By Ray Lesser
Family life was simpler in the 50s and early 60s when we baby-boomers were beginning to overrun the living rooms of America. The manic postwar consumer culture was only in it’s early stages, and we were used to having far fewer choices about everything from what clothes to wear (white shirt or blue shirt), to what games to play (Cops&Robbers or War). But when it came to doing what our parents told us we had no choices at all.
When our parents said, “Do your chores,” we would stop whatever we were in the middle of and go rake leaves, chop wood, cook dinner, paint the atomic bomb shelter, or do anything else we might potentially be held accountable for. The threat of barbaric punishments involving wooden paddles, leather belts and castor oil always hung over our existence, along with our mothers’ constant reminders that “There are children starving in China!” This phrase wasn’t just invoked if you failed to clean your plate, it was used as an all-purpose final say. “Mom, can I wait till tomorrow to mow the lawn. It’s starting to rain.” “What do you mean, rain? Don’t you know there are children starving in China!”
But now that we’re parents, we find ourselves groveling and begging our children to perform even the simplest requests. “Please, honey, I know you have a page of homework, and there’s a really good TV show on, and we just bought you that new Playstation game, but you promised three days ago you would pick up the 3000 baseball cards in your room so I could come in and vacuum your floor.”
We are a generation who promised we would never be like our parents. And, boy were we right:
Then: If we did our chores our parents would say nothing. Or perhaps they would acknowledge our accomplishment with an enthusiastic, “It’s about time!”
Now: When our children finish their chores we say, “This is the best job you’ve ever done of putting away your laundry! Let’s celebrate by going out for pizza. Sure, you can invite your friends to come, too, but no more than six will fit in the van, OK?”
Then: If we asked our parents for ice-cream they’d say, “What do you think, I’m made of money!”
Now: Our children know we’re made of money. They’ve seen the Gold Card. When they ask for ice-cream and we say, “I just bought your three favorites and put them in the freezer: chocolate chip, cappuccino crunch, and pistachio.” They reply, “But, Dad, we don’t have any macadamia nut white chocolate swirl. I want to go out to Ben and Jerry’s.” So we say, “Well, can you wait just a few minutes until I’m done gluing together your science project that’s due tomorrow?” They proceed to argue with us until we just hand over a $20 and hope that they bring back some change.
Then: Our parents said, “Do your homework.”
Now: We say, “Have you found a place on your Palm Pilot schedule for homework after piano lessons and before your internet chat meeting with your ski club? Do you need me to help you with your homework? Or I could ask Dr. Wilder to help you, he’s a professor of botany, he might know the answer. If there’s any supplies you need, I could take you to the 24 hr. store. I know you’re mentally exhausted, dear, would you like some cookies first?”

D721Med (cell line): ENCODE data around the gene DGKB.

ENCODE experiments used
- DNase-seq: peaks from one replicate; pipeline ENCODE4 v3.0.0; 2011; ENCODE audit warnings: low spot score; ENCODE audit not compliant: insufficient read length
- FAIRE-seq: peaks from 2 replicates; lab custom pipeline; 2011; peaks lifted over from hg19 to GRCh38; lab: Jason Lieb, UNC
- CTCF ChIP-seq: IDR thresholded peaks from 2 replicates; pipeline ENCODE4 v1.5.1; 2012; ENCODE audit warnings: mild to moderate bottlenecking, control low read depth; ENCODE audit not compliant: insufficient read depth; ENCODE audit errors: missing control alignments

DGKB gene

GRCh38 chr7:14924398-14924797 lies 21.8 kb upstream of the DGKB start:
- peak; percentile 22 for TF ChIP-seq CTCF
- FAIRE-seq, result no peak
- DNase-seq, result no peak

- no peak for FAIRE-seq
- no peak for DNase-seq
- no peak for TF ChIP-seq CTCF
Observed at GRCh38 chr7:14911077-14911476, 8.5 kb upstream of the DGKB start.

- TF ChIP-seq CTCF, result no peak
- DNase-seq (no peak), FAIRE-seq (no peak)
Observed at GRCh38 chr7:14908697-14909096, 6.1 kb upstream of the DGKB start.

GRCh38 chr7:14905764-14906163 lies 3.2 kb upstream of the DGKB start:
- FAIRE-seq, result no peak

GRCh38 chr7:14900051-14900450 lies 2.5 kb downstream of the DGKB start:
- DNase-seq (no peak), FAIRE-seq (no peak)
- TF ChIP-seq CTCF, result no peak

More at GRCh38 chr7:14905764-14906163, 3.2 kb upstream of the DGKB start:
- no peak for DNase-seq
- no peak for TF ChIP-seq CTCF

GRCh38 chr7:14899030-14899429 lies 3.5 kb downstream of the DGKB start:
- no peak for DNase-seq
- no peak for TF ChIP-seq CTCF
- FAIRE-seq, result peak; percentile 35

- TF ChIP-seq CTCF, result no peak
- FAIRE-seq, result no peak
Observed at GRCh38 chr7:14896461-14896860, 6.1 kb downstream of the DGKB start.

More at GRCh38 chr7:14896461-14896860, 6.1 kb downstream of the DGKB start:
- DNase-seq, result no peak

Then: If we needed money our parents would say, “Why don’t you set up a lemonade stand or mow the neighbor’s lawn.” We got paid for mowing other people’s lawns, not for mowing our own lawn.
Now: Our pediatrician offered our kid money to do drug testing of a Pertussis vaccine. Uncle Mark offered one of them $5 a week to stay away from his car. If my son is really broke, he’ll steal his siblings toys and sell them on E-bay. And if he wants to make a large purchase he can always tap into his mutual fund, “Lemonade Stand Aggressive Growth.”
Then: Our parents would say, “Go to bed.”
Now: We say, “Honey it’s way past 10 o’clock on a school night and Daddy has a big meeting tomorrow and he needs to go to bed, so could you please go into your room and promise to turn off your TV right after South Park?”
Then: “Get off the phone! Don’t you know it costs money!”
Now: “Of course we’ll get you your own cell-phone, but you have to promise to take it with you wherever you go in case we need to get a hold of you. Like if I’m at the grocery and I can’t remember whether it’s Coco-Puffs or Reese’s Puffs that you like I can call to ask. Maybe you’d like two phones, that way they can match your different outfits. Would you like them with text messaging and MP3 players, or with web-access built in?”
Then: “Because I said so!”
Now: “Look, I’ve read quite a few books on this subject. In fact I took a couple of courses on it in college. And I’ve talked to several people who are experts in this field, although, naturally, they don’t all agree. But the majority of them agree, and so does the rabbi. And I checked with a priest too, just to be on the safe side, as well as a doctor, and a lawyer. I’m trying to be as fair as I can about this, really. So based on all my research and inquiry, I believe that I’m going to ask you not to do that. Although I’m perfectly willing to have further discussions with you about it, if you think I’m not being fair.”